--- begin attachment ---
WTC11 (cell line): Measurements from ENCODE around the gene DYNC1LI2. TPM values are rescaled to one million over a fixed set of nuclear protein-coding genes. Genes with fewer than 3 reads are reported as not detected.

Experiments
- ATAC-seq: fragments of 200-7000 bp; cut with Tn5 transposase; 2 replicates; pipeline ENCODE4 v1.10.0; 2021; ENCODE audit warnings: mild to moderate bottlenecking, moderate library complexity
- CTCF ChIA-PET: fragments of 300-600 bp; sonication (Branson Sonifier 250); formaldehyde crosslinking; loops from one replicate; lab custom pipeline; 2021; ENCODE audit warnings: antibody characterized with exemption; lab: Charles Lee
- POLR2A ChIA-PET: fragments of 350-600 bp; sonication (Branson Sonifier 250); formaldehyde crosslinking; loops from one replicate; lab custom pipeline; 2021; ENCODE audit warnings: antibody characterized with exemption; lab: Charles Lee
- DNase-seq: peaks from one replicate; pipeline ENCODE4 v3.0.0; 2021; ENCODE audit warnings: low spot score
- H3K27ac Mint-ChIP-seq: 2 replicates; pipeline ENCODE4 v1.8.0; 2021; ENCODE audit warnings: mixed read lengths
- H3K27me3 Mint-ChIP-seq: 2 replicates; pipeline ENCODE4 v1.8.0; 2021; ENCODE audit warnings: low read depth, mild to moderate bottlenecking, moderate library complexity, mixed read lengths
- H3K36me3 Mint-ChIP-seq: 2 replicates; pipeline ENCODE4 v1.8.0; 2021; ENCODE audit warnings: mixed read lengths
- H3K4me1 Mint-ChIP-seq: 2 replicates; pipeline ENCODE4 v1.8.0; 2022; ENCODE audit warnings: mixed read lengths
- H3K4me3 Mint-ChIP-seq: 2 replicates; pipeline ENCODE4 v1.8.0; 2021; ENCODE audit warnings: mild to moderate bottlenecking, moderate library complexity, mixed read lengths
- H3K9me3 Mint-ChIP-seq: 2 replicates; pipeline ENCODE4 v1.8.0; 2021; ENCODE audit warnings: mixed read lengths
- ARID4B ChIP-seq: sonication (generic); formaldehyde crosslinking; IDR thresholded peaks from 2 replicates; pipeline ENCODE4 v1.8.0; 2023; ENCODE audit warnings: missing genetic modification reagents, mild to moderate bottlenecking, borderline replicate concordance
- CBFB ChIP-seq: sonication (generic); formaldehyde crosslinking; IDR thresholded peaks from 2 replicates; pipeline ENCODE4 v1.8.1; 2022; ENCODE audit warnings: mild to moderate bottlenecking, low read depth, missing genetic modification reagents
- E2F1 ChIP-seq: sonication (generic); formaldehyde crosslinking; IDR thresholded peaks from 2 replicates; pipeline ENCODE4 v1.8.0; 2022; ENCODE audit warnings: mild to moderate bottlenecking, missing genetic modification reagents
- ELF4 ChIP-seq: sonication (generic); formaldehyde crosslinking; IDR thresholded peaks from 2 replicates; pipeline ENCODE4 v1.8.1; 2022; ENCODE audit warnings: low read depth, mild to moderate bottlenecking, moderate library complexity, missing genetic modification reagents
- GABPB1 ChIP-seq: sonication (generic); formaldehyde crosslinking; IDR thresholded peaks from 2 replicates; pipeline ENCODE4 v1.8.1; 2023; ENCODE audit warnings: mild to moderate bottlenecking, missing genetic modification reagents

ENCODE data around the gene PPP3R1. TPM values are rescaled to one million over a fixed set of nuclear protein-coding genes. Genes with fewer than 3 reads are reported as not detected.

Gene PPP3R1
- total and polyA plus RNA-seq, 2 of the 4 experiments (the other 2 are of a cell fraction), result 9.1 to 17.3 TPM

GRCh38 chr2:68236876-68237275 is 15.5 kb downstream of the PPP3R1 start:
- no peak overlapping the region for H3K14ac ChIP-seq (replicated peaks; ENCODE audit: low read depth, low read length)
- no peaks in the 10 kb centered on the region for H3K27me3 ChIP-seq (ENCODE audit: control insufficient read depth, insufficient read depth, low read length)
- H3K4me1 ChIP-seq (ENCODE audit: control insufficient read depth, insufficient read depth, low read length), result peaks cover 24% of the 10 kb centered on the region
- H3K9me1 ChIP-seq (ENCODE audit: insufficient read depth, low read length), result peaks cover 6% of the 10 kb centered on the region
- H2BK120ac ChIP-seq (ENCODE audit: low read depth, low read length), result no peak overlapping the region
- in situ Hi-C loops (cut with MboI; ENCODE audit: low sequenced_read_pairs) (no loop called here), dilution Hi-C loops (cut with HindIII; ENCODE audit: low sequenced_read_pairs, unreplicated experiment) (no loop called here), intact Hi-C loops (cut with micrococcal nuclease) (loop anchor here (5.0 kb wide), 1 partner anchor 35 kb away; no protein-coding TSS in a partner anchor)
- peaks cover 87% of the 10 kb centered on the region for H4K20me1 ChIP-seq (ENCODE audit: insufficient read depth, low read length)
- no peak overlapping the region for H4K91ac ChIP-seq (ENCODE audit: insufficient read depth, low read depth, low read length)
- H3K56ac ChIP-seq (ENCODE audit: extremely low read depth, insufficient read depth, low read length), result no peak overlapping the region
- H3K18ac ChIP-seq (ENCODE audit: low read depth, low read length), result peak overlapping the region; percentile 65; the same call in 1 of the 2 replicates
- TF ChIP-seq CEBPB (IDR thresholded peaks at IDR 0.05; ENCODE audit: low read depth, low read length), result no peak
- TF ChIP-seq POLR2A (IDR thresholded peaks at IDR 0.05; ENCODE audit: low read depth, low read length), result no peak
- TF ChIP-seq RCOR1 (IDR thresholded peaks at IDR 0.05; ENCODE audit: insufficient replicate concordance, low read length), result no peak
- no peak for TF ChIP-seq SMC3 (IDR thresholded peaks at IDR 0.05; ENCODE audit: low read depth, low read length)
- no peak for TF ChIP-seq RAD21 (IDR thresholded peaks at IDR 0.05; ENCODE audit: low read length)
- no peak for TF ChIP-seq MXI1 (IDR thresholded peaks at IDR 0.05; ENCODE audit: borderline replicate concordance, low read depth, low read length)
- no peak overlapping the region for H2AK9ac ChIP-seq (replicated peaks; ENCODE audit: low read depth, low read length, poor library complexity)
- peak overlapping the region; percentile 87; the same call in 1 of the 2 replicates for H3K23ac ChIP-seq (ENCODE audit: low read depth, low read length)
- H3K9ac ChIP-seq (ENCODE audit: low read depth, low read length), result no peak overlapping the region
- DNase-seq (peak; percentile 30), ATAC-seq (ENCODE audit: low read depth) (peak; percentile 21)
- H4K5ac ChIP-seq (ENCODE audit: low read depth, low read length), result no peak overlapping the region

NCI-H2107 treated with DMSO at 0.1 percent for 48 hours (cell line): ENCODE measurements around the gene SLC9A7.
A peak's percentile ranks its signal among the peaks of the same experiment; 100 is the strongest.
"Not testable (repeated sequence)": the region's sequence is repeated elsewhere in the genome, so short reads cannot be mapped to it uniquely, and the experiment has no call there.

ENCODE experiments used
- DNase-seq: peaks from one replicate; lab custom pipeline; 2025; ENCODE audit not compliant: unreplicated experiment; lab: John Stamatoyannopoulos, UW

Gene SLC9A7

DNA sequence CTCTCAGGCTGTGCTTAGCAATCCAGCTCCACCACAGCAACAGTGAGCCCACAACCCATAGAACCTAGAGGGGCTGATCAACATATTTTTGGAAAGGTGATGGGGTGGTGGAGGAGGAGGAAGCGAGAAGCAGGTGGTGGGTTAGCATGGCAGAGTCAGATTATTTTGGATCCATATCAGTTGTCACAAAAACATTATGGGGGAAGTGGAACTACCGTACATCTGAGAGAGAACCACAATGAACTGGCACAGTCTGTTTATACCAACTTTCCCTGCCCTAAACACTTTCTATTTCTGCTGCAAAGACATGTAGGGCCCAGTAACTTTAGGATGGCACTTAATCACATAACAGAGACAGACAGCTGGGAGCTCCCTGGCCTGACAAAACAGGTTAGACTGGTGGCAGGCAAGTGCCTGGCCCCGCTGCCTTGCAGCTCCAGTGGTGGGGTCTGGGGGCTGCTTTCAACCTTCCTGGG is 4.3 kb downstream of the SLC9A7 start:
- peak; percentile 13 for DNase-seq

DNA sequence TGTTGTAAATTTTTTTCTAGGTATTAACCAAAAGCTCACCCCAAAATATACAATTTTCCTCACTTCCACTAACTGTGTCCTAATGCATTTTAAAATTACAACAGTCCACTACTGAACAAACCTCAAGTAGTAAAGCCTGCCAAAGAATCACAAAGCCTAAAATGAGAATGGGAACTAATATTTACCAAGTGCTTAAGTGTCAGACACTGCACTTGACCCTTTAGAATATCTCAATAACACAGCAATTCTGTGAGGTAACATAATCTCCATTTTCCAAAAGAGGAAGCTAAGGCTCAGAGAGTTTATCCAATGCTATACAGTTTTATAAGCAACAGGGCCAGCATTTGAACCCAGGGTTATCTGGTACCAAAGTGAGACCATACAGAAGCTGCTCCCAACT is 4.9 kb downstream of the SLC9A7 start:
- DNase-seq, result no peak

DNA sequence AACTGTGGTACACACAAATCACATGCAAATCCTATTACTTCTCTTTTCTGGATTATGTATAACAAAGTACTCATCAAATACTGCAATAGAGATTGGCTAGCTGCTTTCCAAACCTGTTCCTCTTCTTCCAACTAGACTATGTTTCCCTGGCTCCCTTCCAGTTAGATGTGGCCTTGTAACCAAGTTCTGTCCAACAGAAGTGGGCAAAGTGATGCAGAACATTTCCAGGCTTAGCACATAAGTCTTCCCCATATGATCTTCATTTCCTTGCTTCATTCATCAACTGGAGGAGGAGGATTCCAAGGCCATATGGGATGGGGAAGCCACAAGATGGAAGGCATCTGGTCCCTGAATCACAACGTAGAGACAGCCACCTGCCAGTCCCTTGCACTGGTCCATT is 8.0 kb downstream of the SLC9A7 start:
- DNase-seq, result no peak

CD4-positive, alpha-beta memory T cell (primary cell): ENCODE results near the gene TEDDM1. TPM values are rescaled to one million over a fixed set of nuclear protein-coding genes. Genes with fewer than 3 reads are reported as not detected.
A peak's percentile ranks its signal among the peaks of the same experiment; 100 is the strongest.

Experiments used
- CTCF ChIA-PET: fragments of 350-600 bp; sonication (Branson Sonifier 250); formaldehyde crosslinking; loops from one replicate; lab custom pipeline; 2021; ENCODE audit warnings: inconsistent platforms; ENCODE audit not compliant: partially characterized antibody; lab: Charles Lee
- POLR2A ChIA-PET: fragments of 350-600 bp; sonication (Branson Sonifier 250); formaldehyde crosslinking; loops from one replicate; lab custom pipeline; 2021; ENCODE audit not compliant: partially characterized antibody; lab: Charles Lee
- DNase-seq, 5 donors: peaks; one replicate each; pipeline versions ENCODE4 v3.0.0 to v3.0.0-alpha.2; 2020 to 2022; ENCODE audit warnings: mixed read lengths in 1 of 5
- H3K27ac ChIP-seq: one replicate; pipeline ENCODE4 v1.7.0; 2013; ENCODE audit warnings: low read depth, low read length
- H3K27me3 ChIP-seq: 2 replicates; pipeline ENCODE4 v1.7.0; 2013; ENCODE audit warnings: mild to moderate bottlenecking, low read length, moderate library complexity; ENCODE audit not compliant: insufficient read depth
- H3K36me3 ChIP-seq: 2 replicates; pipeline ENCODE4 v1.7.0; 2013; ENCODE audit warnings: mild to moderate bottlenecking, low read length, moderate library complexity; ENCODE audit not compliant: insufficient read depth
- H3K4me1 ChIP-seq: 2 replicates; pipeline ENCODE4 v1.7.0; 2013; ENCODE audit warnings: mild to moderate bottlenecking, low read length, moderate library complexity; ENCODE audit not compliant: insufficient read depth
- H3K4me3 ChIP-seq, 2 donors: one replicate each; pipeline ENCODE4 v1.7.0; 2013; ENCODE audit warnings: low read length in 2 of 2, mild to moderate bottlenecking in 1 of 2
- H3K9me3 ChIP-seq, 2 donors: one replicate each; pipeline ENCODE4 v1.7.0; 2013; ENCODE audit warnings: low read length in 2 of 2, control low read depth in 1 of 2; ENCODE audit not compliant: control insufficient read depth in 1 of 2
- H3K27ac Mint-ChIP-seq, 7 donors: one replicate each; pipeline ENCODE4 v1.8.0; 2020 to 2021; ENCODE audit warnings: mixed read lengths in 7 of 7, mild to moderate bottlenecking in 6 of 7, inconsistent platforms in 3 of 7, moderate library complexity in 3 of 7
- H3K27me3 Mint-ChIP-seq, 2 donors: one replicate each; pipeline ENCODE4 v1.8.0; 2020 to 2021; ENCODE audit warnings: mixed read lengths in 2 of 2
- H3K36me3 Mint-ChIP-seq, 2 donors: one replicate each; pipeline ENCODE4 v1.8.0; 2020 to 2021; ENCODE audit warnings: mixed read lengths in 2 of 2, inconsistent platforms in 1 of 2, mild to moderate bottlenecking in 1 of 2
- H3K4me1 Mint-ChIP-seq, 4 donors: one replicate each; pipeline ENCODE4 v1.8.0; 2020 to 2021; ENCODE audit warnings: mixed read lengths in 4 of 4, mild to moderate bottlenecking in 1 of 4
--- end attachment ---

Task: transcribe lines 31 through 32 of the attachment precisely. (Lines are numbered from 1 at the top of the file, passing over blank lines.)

- H3K18ac ChIP-seq (ENCODE audit: low read depth, low read length), result peak overlapping the region; percentile 65; the same call in 1 of the 2 replicates
- TF ChIP-seq CEBPB (IDR thresholded peaks at IDR 0.05; ENCODE audit: low read depth, low read length), result no peak